The installation of warm roofs is becoming increasingly common as building owners drive for greater energy efficiency. Such systems are easy to install providing you are aware of any potential pitfalls. But by working with the right partner you can find a complete solution to get the job done right, not only in terms of materials but also in terms of technical support both on and off-site.
Here are our 6 top tips to ensure you get the right solution.
1. Understand the difference between a flat roof refurbishment and renovation
Firstly, the difference between a refurbishment and a renovation is that if more than 50 percent of the flat roof needs replacing then it is a renovation and you will need to install a warm roof system due to the requirements of Part L of the Building Regulations.
If the project is a flat roof renovation, then you need to install a warm roof to meet the requirements of Part L of the Building Regulations. This states that all roofs to rooms (except in unheated buildings) should be thermally insulated to a maximum U value of 0.18 W/m2K. Don’t worry your supplier should be able to help you with the calculation to get the right insulation thickness.
If the job is a refurbishment then you don’t need to install a warm roof, although you will miss out on energy and cost saving benefits. You may then decide to simply overlay the existing system with a new waterproofing system.
2. Consider the affects of raising the roof level
When you install a warm roof, you are raising its height by a few inches. This could affect other services and structures that are on or in the roof.
By raising the roof level you may need to consider increasing the height of support legs for equipment such as air conditioning units or solar panels. You may also need to adapt roof lights, windows and door openings onto the roof.
3. Be aware of wind uplift
To ensure that your solution stays in place you need to calculate and understand the potential wind uplift forces that it may face.
Wind uplift is the force caused by the deflection of wind at roof edges, roof peaks or obstructions. This causes a drop-in air pressure immediately above the roof surface. Uplift may also occur because of air pressure underneath the warm roof layers and roof edges. You need to consider how the insulation is fixed to the base substrate, is it mechanically fixed or bonded and will it resist forces trying to pull it away?
Certain applications will face greater wind uplift forces than others. Tall buildings, cities and coastal areas can all cause particular problems. Your supplier should be able to help you with the necessary calculations and also advise on what you need to do to ensure that your solution stays in place.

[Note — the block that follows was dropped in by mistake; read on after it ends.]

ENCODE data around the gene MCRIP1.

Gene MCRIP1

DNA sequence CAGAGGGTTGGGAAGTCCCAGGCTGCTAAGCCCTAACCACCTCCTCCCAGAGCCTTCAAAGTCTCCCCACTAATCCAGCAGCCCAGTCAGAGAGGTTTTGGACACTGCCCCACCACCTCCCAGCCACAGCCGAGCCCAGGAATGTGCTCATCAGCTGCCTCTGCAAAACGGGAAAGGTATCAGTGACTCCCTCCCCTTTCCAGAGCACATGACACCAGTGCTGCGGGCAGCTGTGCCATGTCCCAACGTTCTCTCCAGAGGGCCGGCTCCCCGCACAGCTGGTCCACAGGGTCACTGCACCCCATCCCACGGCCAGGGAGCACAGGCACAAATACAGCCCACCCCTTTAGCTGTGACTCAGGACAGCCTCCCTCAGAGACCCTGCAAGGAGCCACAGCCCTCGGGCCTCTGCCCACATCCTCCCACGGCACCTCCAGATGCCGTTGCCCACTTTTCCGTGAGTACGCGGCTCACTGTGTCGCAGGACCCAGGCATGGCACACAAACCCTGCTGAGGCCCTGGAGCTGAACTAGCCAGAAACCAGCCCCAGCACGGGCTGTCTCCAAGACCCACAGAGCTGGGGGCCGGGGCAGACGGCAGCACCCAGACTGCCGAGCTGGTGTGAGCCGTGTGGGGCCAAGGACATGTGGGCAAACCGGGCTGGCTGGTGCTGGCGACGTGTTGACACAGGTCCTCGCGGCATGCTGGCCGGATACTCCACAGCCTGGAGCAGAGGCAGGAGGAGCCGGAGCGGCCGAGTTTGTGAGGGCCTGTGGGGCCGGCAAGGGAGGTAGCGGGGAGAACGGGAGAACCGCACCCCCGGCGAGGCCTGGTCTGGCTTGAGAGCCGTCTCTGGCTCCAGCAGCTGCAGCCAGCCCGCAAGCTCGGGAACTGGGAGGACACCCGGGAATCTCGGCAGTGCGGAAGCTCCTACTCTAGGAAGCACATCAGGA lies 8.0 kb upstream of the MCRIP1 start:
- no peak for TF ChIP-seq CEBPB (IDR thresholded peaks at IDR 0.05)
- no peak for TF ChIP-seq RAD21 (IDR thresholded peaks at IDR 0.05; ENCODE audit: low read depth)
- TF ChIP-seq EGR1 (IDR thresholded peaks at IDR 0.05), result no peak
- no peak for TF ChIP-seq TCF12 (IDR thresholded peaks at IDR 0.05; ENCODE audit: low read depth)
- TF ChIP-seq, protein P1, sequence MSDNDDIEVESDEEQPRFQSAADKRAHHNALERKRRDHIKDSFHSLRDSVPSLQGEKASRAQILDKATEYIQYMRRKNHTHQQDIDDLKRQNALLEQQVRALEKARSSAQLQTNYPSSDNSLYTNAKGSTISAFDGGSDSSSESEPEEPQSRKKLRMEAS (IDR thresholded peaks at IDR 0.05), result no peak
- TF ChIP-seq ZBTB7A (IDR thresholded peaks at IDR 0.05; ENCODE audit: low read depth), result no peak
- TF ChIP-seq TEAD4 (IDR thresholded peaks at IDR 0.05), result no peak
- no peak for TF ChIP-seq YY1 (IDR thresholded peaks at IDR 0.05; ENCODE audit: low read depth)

4. Warm roofs can solve other issues
There are occasions where installing a warm roof could do more than saving energy. If the building has a problem with condensation, for example, then installing a warm roof could solve this issue and protect the fabric of the building from future structural issues due to damp.
5. Let your supplier take the strain
Your supplier should be able to provide you with everything that you need. If you are installing a warm roof you are effectively building a new substrate. You will require a number of different layers to build such a system and this will vary from project to project. In total, you could need several different layers.
It pays to get all of this from one supplier. But what really sets an excellent supplier apart from the rest is the technical support that they can offer to make sure that you get the best possible and correctly specified solution.
6. Consider the final waterproofing system
Just like any other flat roof, the final waterproofing system on a warm roof is critical in preventing leaks. But importantly not all systems are equal.
A Triflex PMMA waterproofing system such as Triflex ProTect, is ideally suited to warm roof applications. Curing in just an hour it can form a warm roof in just a day. When compared with other liquids such as Polyurethane (PU) systems, they typically consist of multiple application layers and in contrast will on average take 12 hours for the primer to cure and a further 12 hours for the waterproofing layer – so two days for a typical roof in total.
With the advantages of PMMA it means that you don’t need to worry so much about weather windows and installation can be at any time of the year. Additionally, in terms of total system cost it can also provide better value, by saving time on labour and associated costs such as scaffolding.
Triflex ProTect warm roof
Suitable for both new build and refurbishment, the completely cold liquid applied Triflex ProTect warm roof system offers an engineered solution comprising all system elements. Triflex offers hydrolysis resistant roofing systems which are resistant to standing water and are suitable for zero pitch and completely flat roofs, and where a cut-to-falls insulation scheme is required, Triflex can provide the design.